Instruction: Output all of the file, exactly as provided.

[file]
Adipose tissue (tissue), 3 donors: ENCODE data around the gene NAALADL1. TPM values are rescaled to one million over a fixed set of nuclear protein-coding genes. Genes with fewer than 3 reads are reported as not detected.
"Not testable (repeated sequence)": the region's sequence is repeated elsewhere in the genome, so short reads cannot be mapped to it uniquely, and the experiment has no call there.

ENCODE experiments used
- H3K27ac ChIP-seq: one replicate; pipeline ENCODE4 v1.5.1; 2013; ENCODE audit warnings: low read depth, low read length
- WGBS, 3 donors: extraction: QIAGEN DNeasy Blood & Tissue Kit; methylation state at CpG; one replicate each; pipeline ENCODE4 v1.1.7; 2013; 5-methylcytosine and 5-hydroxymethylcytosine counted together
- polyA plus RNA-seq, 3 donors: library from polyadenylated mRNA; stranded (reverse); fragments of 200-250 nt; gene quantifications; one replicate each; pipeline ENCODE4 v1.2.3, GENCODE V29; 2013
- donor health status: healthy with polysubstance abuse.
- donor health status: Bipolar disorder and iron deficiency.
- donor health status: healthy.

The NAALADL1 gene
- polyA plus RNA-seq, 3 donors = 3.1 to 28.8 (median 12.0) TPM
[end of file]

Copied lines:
Adipose tissue (tissue), 3 donors: ENCODE data around the gene NAALADL1. TPM values are rescaled to one million over a fixed set of nuclear protein-coding genes. Genes with fewer than 3 reads are reported as not detected.
"Not testable (repeated sequence)": the region's sequence is repeated elsewhere in the genome, so short reads cannot be mapped to it uniquely, and the experiment has no call there.

ENCODE experiments used
- H3K27ac ChIP-seq: one replicate; pipeline ENCODE4 v1.5.1; 2013; ENCODE audit warnings: low read depth, low read length
- WGBS, 3 donors: extraction: QIAGEN DNeasy Blood & Tissue Kit; methylation state at CpG; one replicate each; pipeline ENCODE4 v1.1.7; 2013; 5-methylcytosine and 5-hydroxymethylcytosine counted together
- polyA plus RNA-seq, 3 donors: library from polyadenylated mRNA; stranded (reverse); fragments of 200-250 nt; gene quantifications; one replicate each; pipeline ENCODE4 v1.2.3, GENCODE V29; 2013
- donor health status: healthy with polysubstance abuse.
- donor health status: Bipolar disorder and iron deficiency.
- donor health status: healthy.

The NAALADL1 gene
- polyA plus RNA-seq, 3 donors = 3.1 to 28.8 (median 12.0) TPM